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ToFeT is a kinetic Monte Carlo electronic model of molecular films, able to simulate the time-of-flight experiment (ToF), field-effect transistors (FeTs). As its input, ToFeT takes a description of the film at a molecular level: a description of the position of all molecules and the interactions between them. As its output, ToFeT produces electrical characteristics such as mobilities, JV curves, and transient photocurrents. ToFeT thus allows the microscopic properties of a film to be related to its macroscopic electronic properties.

ToFeT is an open-source project, used by academic and industrial groups around the world. The current focus in ToFeT's development is to treat a wider range of materials systems, and reproduce a wider range of experimental measurements.

In Hebrew, the word "Tofet" stands for "inferno, scene of horror; hell", [1] thus providing a fitting indication to the complexity of the module.

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Computational chemistry is a branch of chemistry that uses computer simulation to assist in solving chemical problems. It uses methods of theoretical chemistry, incorporated into computer programs, to calculate the structures and properties of molecules, groups of molecules, and solids. It is essential because, apart from relatively recent results concerning the hydrogen molecular ion, the quantum many-body problem cannot be solved analytically, much less in closed form. While computational results normally complement the information obtained by chemical experiments, it can in some cases predict hitherto unobserved chemical phenomena. It is widely used in the design of new drugs and materials.

<span class="mw-page-title-main">Covalent bond</span> Chemical bond that involves the sharing of electron pairs between atoms

A covalent bond is a chemical bond that involves the sharing of electrons to form electron pairs between atoms. These electron pairs are known as shared pairs or bonding pairs. The stable balance of attractive and repulsive forces between atoms, when they share electrons, is known as covalent bonding. For many molecules, the sharing of electrons allows each atom to attain the equivalent of a full valence shell, corresponding to a stable electronic configuration. In organic chemistry, covalent bonding is much more common than ionic bonding.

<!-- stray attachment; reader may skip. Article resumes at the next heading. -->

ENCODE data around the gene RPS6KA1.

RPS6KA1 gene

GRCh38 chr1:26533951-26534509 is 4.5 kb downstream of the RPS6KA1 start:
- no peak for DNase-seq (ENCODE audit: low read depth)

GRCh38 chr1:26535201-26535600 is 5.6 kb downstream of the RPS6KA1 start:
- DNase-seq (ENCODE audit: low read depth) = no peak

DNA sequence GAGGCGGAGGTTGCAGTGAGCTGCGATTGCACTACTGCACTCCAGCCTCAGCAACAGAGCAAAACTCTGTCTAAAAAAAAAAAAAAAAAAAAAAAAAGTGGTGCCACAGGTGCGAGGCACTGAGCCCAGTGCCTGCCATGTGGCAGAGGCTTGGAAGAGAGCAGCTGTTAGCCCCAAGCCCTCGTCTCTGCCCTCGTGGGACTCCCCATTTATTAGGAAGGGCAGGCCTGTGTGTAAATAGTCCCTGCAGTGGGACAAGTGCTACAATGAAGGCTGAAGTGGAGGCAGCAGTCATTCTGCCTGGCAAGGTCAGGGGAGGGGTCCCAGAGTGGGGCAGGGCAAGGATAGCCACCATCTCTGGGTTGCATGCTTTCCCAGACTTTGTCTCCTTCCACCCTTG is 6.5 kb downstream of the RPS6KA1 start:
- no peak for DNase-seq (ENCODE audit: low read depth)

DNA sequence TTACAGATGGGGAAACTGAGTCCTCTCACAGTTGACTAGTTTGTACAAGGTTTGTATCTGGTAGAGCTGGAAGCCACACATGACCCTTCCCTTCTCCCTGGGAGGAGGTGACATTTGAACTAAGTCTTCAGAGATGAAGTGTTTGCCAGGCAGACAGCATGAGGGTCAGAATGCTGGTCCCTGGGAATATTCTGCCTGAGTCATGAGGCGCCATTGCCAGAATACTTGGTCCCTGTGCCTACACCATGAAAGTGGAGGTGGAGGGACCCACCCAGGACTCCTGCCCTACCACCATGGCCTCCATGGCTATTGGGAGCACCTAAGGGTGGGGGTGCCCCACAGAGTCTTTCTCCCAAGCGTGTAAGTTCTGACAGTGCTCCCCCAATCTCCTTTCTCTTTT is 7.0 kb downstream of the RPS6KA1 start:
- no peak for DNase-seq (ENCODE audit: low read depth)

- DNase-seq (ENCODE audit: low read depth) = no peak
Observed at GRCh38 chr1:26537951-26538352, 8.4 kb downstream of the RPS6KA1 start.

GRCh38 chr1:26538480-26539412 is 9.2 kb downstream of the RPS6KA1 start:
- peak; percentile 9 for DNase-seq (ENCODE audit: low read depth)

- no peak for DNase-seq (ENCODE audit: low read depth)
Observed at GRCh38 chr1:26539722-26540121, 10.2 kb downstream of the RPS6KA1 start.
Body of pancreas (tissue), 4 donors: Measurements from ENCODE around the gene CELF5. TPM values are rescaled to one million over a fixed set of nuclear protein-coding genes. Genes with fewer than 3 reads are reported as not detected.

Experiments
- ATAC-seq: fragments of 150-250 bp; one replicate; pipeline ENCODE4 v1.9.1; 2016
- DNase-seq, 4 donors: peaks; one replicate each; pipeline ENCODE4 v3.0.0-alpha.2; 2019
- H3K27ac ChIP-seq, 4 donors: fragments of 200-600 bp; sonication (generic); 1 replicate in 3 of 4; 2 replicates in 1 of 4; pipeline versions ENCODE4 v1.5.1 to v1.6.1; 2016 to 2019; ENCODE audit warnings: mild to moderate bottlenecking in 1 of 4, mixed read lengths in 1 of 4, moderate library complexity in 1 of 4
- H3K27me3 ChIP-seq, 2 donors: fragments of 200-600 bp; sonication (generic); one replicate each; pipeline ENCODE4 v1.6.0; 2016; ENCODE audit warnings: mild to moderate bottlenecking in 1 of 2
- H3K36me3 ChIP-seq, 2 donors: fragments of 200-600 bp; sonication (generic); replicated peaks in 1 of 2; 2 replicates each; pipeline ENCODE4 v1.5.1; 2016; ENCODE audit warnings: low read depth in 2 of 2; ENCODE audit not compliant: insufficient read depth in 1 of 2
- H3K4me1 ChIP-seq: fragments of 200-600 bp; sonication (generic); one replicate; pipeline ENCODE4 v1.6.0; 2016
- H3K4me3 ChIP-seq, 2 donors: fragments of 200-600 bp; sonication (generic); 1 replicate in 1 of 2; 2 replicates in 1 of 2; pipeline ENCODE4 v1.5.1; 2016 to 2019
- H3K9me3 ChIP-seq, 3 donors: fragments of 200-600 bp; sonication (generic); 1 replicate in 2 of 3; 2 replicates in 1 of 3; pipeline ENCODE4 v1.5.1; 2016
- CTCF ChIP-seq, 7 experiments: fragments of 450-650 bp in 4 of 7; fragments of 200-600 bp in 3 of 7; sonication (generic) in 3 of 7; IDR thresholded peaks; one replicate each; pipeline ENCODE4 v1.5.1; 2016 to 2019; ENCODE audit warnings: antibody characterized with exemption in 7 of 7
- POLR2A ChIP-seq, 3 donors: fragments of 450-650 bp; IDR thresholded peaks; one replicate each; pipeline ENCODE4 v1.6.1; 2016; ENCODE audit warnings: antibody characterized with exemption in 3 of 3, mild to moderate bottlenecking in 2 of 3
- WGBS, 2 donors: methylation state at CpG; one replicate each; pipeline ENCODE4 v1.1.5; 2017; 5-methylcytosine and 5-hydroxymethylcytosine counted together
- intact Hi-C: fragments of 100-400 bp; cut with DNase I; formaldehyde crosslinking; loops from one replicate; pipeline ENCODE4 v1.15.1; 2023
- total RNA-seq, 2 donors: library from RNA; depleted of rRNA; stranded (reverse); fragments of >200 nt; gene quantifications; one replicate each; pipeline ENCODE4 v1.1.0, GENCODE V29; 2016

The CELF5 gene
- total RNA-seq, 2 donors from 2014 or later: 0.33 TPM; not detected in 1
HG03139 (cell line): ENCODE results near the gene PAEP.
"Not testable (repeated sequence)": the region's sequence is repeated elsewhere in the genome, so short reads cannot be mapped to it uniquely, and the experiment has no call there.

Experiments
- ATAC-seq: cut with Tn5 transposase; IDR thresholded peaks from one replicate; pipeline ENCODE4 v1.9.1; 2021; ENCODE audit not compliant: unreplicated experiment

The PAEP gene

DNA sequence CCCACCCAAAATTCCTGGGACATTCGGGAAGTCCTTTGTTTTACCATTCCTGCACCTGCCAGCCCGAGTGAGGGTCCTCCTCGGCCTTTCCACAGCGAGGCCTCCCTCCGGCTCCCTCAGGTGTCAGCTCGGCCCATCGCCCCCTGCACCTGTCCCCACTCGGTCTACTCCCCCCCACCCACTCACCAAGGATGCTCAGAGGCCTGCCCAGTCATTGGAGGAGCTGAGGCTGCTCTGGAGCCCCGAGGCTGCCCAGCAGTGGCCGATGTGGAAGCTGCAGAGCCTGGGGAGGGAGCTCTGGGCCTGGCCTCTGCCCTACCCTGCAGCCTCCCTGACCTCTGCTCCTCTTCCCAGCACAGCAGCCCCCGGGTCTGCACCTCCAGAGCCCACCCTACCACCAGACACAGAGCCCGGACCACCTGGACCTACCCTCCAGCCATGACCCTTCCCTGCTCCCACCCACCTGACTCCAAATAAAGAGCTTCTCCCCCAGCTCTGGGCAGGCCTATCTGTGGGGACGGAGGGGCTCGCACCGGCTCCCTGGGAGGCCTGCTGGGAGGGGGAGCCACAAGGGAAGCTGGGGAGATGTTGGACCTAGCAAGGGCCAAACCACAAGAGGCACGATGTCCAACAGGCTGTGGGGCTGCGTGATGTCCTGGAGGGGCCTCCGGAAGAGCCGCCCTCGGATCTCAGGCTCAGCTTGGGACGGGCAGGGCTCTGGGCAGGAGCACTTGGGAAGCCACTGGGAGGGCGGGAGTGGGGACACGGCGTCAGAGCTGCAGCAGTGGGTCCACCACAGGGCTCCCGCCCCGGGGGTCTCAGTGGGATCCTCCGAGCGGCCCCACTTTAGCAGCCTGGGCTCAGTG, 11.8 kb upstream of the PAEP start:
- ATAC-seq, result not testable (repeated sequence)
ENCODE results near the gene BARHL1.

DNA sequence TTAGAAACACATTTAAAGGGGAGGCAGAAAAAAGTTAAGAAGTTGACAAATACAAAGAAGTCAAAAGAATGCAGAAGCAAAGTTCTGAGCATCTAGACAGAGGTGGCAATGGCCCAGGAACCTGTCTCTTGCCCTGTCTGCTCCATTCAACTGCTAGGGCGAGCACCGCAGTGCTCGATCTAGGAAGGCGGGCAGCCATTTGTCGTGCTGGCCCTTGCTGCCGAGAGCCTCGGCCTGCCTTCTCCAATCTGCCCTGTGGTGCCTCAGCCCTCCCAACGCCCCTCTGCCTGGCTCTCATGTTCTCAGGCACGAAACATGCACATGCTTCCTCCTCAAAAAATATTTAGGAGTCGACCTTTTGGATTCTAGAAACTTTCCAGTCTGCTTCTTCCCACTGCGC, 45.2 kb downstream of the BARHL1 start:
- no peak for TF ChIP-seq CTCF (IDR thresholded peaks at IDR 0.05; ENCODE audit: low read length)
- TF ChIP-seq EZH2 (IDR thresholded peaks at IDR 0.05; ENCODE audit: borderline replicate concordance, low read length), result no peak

<span class="mw-page-title-main">Coordination complex</span> Molecule or ion containing ligands datively bonded to a central metallic atom

A coordination complex is a chemical compound consisting of a central atom or ion, which is usually metallic and is called the coordination centre, and a surrounding array of bound molecules or ions, that are in turn known as ligands or complexing agents. Many metal-containing compounds, especially those that include transition metals, are coordination complexes.

<span class="mw-page-title-main">Inorganic chemistry</span> Field of chemistry

Inorganic chemistry deals with synthesis and behavior of inorganic and organometallic compounds. This field covers chemical compounds that are not carbon-based, which are the subjects of organic chemistry. The distinction between the two disciplines is far from absolute, as there is much overlap in the subdiscipline of organometallic chemistry. It has applications in every aspect of the chemical industry, including catalysis, materials science, pigments, surfactants, coatings, medications, fuels, and agriculture.

<span class="mw-page-title-main">Nanotechnology</span> Field of applied science involving control of matter on atomic and (supra)molecular scales

Nanotechnology, often shortened to nanotech, is the use of matter on atomic, molecular, and supramolecular scales for industrial purposes. The earliest, widespread description of nanotechnology referred to the particular technological goal of precisely manipulating atoms and molecules for fabrication of macroscale products, also now referred to as molecular nanotechnology. A more generalized description of nanotechnology was subsequently established by the National Nanotechnology Initiative, which defined nanotechnology as the manipulation of matter with at least one dimension sized from 1 to 100 nanometers (nm). This definition reflects the fact that quantum mechanical effects are important at this quantum-realm scale, and so the definition shifted from a particular technological goal to a research category inclusive of all types of research and technologies that deal with the special properties of matter which occur below the given size threshold. It is therefore common to see the plural form "nanotechnologies" as well as "nanoscale technologies" to refer to the broad range of research and applications whose common trait is size.